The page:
This week, China warned the EU that imposing import tariffs on Chinese PV products could incur counter-tariffs from China.
Chong Quan, China’s deputy international trade representative. Credit: Chinese Ministry of Commerce
“If the EU insists on imposing duty orders on Chinese exports and severely hurts the interests of Chinese manufacturers, the Chinese government will not stand by,” Chong Quan, deputy international trade representative with the Chinese Ministry of Commerce, told China Daily.
“We have no choice but take any measure to protect the lawful rights of Chinese businesses.”
“Once again, we call on the EU to seriously consider China’s suggestions as well as the appeal from enterprises from the EU’s upstream and downstream solar industry to cautiously use trade remedy measures. We hope the dispute can be resolved through negotiations,” Chong said.
China has been hit hard by American import duties and a global PV industry oversupply, with a 35 percent decrease in exports of solar products in 2012.
Late last year, the EU began its own investigation into Chinese PV products amid claims that Chinese PV panel producers have been selling products at below cost price and benefitting from unfair Chinese government subsidies, giving them an unfair advantage over PV panel makers in the EU.
The EU has taken the case to the World Trade Organisation and the two parties are currently in talks to resolve the dispute. The EU has until June to make a preliminary decision on whether to impose import tariffs on Chinese PV goods.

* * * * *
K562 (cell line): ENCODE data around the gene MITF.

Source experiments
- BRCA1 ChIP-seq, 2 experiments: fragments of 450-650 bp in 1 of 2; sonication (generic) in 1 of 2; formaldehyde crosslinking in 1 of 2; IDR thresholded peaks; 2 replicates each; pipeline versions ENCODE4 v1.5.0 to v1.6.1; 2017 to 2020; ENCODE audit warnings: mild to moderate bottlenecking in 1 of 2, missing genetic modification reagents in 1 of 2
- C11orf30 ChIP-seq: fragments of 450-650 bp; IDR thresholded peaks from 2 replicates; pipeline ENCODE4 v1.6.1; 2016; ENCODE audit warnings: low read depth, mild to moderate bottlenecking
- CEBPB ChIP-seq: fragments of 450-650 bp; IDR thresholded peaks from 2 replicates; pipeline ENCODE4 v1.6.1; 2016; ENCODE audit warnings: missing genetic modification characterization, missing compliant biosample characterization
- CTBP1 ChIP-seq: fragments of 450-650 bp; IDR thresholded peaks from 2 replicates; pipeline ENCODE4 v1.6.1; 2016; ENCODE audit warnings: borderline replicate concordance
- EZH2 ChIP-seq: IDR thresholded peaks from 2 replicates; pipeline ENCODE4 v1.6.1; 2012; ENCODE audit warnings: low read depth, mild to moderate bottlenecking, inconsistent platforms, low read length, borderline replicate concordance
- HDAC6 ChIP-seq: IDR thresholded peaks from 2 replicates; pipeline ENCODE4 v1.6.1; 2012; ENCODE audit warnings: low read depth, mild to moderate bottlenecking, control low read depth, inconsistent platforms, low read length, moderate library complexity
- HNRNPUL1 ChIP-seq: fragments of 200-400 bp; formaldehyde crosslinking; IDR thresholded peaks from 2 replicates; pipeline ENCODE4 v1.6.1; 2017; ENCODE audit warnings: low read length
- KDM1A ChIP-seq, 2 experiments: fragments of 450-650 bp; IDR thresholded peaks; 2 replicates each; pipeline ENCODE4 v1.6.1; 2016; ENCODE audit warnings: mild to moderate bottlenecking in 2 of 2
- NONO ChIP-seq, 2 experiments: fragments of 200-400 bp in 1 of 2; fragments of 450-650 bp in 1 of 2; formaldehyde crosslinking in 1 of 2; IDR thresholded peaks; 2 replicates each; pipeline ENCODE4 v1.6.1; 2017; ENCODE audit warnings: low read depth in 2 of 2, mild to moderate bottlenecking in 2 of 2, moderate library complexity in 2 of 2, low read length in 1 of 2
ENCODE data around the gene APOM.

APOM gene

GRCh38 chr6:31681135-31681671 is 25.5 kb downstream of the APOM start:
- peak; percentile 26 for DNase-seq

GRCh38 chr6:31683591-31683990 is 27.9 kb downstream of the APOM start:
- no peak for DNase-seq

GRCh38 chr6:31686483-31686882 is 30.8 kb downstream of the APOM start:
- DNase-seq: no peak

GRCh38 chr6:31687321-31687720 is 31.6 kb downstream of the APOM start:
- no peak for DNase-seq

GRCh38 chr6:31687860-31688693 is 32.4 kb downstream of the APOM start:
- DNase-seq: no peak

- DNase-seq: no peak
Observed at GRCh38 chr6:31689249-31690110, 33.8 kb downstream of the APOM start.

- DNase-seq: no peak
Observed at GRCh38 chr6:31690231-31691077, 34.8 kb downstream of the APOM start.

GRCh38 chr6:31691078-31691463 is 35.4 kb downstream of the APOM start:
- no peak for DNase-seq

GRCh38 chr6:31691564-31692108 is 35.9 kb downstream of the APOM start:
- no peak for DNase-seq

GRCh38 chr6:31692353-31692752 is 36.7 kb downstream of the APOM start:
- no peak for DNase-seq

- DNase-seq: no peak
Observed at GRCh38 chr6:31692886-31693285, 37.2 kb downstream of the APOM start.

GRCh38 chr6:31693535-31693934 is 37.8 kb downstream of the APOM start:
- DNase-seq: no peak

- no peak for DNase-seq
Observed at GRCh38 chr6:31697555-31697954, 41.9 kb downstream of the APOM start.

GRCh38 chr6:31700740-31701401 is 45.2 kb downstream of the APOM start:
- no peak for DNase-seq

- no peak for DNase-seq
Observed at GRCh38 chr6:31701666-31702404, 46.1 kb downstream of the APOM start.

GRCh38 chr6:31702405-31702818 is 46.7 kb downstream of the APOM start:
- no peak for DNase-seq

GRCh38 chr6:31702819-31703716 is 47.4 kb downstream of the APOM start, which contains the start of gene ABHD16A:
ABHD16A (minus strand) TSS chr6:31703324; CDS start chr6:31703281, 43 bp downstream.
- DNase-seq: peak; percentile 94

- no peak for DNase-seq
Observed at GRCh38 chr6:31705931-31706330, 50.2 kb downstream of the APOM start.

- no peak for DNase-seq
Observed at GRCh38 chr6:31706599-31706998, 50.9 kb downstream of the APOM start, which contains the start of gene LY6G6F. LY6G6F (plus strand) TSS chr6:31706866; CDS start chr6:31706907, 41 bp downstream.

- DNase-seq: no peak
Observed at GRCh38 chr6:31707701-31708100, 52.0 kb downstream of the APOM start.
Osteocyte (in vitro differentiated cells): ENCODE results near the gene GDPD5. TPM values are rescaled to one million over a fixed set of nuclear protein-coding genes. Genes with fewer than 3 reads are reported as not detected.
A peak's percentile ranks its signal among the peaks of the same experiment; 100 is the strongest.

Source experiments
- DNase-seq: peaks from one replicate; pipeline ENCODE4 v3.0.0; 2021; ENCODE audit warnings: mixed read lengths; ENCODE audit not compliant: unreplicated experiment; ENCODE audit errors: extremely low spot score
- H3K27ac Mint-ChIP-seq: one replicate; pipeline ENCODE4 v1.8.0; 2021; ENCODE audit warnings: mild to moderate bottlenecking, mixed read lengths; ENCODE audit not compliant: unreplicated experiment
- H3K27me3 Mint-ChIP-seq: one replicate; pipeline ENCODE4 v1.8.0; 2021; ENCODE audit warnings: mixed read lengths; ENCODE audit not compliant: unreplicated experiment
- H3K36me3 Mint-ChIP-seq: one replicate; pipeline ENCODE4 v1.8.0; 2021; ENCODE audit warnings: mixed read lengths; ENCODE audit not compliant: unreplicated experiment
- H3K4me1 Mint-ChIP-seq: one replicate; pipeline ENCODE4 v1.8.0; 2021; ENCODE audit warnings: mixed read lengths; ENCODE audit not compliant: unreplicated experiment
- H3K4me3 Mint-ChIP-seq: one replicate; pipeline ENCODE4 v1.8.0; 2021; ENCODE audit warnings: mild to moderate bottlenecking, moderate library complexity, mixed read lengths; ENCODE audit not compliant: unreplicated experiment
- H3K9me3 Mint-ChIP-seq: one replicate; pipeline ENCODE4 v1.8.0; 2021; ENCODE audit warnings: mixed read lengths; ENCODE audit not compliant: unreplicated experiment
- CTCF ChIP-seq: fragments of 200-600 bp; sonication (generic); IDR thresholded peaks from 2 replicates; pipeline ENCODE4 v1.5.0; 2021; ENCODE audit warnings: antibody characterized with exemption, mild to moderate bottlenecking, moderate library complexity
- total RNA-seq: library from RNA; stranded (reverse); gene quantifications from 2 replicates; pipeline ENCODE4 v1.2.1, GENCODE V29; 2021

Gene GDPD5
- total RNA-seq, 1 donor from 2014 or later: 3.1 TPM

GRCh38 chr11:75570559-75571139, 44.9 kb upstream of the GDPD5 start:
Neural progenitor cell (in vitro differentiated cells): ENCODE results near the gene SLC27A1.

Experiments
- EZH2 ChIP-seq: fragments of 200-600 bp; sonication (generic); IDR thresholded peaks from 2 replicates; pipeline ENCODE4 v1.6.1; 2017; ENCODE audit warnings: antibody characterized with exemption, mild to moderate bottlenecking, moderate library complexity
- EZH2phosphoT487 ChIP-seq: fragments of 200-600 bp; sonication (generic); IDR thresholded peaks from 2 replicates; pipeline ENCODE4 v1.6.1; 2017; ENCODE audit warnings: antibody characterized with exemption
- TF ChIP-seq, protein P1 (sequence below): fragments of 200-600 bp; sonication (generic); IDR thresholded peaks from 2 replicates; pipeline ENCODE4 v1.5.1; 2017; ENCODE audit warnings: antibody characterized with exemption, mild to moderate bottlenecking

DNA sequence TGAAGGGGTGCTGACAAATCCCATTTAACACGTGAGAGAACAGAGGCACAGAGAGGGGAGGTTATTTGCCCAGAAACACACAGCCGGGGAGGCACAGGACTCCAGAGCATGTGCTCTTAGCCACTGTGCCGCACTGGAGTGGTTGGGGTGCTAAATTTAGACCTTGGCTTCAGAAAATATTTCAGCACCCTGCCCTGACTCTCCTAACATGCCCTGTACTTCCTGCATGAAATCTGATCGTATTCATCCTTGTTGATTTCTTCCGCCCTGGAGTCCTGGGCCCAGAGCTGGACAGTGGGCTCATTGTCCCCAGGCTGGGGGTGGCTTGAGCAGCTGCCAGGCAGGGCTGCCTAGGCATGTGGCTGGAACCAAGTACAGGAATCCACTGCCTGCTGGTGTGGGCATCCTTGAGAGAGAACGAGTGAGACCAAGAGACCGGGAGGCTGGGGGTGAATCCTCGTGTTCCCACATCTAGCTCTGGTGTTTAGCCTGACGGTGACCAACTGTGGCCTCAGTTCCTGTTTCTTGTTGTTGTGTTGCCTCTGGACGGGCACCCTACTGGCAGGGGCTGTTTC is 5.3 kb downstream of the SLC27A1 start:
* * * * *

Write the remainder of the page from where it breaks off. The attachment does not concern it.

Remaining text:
According to the Ministry of Commerce, such tariffs could impact 400,000 Chinese workers and will have a negative impact on the China-EU trade relationship.
China is a major trading partner with the EU, and imports some components for PV panels from the EU, so retaliatory measures could have negative impacts on EU solar panel makers.
According to a report commissioned by the EU-based Alliance for Affordable Solar Energy (AFASE), imposing tariffs on Chinese PV imports would increase the cost of solar products in the EU and thus decrease demand.
The report predicts that up to 240,000 European jobs could be lost if such measures are implemented.
“The potential positive impact of duties for the EU solar producers is dwarfed by the negative impact on employment in the EU,” says AFASE spokesperson Thorsten Preugschas. “[T]he jobs created by the EU solar producers represent at the very most 20% of the jobs lost along the PV value chain.”